Chief: Reservists' Specialties Still in Demand

An Army Reserve soldier completes a ruck march during an Army Reserve Best Warrior Competition at Fort McCoy, Wis., on July 15, 2009. Timothy Hale/Army Reserve

RAMSTEIN AIR BASE, Germany -- It's not likely that the end of U.S. military operations in Afghanistan, where the Army Reserve has been heavily involved since 2001, will mean an abrupt halt to overseas deployments and training for the nation's more than 200,000 citizen-soldiers.

Army reservists should increasingly get the opportunity to train and work in Africa, Europe and elsewhere abroad, where the demand for their unique skills is on the rise, particularly in the wake of shrinking budgets and an Army drawdown, said Lt. Gen. Jeffrey Talley, chief of the Army Reserve.

Talley, commanding general of Army Reserve Command, said he's looking for ways to keep his battle-tested soldiers trained, ready and relevant after 12 years of repeated deployments in support of ongoing conflicts overseas.

"The question is, ‘How do you keep the Army Reserve de facto part of the operating force?' " he said.

In Europe, reservists may be called upon more often to compensate for the loss of two Army combat brigades -- a reduction aligned with the Pentagon's focus on the Pacific theater and an effort to maintain a presence in the Middle East. The cuts in Europe come as the Pentagon is extending its reach in Africa to counter the growing Islamist threat there.

Talley, 54, who has a doctorate in civil and environmental engineering from Carnegie Mellon University, assumed his current job in June 2012. He sees an expanding noncombat role for his soldiers in both regions.

"We mobilize and deploy you just like we would to Afghanistan, but the difference is you're doing specific missions that are noncombat in the EUCOM or the AFRICOM" area of responsibility, he said in an interview. Those include building roads, running medical clinics, carrying out clean water projects or working with allies.

"It's going to focus more on those enabling skills," he said in the interview last week.

Most of the "enabling" specialties -- functions that support Army operations such as finance, personnel, medical, engineering and civil affairs -- are primarily found in the Reserve.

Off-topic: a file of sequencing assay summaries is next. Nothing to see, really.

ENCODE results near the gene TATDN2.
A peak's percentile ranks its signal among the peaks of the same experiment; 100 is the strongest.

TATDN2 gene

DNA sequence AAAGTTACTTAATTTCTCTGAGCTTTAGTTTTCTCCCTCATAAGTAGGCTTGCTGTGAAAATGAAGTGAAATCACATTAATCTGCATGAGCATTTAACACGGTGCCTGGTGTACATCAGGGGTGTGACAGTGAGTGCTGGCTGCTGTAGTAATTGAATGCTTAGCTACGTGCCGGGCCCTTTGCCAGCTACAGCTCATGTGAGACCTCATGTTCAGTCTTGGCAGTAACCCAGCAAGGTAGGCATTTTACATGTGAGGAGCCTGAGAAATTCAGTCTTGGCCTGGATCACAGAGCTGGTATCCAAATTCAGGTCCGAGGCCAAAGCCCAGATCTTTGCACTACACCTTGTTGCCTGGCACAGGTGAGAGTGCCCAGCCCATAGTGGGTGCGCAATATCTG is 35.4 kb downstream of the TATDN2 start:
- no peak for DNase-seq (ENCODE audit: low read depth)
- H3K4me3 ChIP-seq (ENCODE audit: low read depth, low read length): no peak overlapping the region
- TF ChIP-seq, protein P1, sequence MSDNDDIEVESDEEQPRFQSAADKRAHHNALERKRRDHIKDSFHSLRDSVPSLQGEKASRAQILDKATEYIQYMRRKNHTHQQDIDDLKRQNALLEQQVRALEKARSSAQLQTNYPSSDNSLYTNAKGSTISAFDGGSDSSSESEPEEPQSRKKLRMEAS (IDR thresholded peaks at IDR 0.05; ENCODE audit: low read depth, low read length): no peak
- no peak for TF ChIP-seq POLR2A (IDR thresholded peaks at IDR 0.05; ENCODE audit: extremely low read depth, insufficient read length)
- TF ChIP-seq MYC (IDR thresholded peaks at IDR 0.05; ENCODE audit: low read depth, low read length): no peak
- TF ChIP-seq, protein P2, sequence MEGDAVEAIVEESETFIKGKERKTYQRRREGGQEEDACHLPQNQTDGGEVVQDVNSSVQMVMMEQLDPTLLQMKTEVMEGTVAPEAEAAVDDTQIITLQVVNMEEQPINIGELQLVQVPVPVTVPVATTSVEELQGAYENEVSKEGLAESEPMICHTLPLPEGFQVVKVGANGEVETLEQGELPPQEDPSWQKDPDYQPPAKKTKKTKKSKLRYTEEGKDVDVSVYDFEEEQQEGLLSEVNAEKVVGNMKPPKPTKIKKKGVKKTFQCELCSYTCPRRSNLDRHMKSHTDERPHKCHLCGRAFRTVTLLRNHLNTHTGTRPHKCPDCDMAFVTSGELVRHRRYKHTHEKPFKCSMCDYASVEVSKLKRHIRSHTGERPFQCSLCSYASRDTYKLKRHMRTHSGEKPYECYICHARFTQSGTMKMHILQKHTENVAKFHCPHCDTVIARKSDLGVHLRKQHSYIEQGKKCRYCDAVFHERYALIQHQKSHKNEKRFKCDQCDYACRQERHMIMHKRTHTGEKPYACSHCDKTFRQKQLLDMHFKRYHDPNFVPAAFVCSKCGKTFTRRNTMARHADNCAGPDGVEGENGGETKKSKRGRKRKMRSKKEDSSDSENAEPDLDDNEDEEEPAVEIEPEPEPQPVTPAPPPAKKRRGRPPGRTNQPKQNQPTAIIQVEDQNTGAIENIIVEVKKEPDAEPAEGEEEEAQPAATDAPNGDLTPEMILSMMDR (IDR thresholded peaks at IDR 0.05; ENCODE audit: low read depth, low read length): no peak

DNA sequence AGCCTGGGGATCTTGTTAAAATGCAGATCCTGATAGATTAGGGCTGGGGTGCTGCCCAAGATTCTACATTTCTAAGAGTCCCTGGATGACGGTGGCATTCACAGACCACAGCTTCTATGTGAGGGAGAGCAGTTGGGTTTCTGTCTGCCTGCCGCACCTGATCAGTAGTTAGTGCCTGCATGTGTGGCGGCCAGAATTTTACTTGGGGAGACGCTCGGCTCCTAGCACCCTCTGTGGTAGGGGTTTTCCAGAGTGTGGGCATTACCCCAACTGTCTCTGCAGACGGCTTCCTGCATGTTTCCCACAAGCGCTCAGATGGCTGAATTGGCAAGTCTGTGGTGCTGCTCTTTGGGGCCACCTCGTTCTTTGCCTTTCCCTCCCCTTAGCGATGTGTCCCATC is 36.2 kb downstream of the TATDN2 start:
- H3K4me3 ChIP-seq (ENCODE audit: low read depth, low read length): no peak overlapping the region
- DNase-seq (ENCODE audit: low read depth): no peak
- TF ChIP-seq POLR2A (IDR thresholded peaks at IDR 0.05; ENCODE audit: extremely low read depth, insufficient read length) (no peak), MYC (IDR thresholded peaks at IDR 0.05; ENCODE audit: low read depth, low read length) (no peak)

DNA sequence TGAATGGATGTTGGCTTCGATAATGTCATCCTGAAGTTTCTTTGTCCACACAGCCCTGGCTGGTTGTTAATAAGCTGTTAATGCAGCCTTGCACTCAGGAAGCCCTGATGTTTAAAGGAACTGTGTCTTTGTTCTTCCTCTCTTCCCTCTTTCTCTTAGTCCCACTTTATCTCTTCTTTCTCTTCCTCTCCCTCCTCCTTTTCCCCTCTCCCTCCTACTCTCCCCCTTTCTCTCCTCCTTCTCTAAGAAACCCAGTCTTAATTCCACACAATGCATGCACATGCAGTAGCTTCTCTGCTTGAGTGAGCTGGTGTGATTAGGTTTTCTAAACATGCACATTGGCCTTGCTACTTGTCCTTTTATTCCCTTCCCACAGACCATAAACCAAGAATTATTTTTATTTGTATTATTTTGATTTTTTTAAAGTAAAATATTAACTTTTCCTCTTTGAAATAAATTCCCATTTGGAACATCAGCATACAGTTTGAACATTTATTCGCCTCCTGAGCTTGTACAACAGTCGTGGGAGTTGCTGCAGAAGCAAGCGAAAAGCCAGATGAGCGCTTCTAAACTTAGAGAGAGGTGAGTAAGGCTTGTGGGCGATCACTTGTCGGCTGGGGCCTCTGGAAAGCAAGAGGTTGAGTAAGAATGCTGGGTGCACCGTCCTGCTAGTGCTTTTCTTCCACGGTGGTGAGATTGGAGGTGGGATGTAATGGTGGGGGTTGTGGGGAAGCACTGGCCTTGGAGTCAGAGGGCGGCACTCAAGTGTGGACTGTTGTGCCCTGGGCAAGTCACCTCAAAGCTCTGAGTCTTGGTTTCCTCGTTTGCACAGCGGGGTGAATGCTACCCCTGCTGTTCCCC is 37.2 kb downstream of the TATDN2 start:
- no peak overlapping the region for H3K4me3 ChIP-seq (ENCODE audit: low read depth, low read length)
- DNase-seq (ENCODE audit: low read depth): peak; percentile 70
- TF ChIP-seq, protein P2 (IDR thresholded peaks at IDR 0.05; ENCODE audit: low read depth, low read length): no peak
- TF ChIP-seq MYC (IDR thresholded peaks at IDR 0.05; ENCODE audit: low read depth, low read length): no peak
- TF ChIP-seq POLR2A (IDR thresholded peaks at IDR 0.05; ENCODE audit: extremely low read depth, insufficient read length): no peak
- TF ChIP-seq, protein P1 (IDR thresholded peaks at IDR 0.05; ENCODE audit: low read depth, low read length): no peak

While the Army leaned heavily on those capabilities during the wars in Iraq and Afghanistan, the same skills can also assist the Army's "prevent and shape" efforts, aimed at avoiding war and critical in countries such as Africa, Talley said.

Small teams of reservists "come in for three or four weeks or maybe three or four months for a specific mission that could help the population and help support some of the requirements of the command as well as the State Department," he said. "To be frank, the force that's best capable of supporting that is the Army Reserve."

Balancing an increasing demand for reservists with limited resources is prompting Talley to rethink how the Reserve supports the total force, he said.

A new Reserve initiative, "Plan, Prepare, Provide," is aimed at ensuring Reserve soldiers are continually ready and accessible to the active component.

Army Reserve engagement cells and teams worldwide are standing up as part of the Reserve's contribution to the Army's regionally aligned forces effort. Led by a one-star general, the cells would consist of small teams from the Reserve's various areas of expertise that would help commanders plan and assess how the Reserve could better support them, Talley said.

Talley also hopes to leverage private-sector money to train soldiers. Through the Private-Public Partnership Initiative, the Reserve is lining up companies interested in doing projects overseas with Reserve manpower.

Continuing to ensure reservists are being used in real-world capacity "is good for recruiting and retention," Talley said. "There's nothing more frustrating than getting trained and being ready to go and then not being used."

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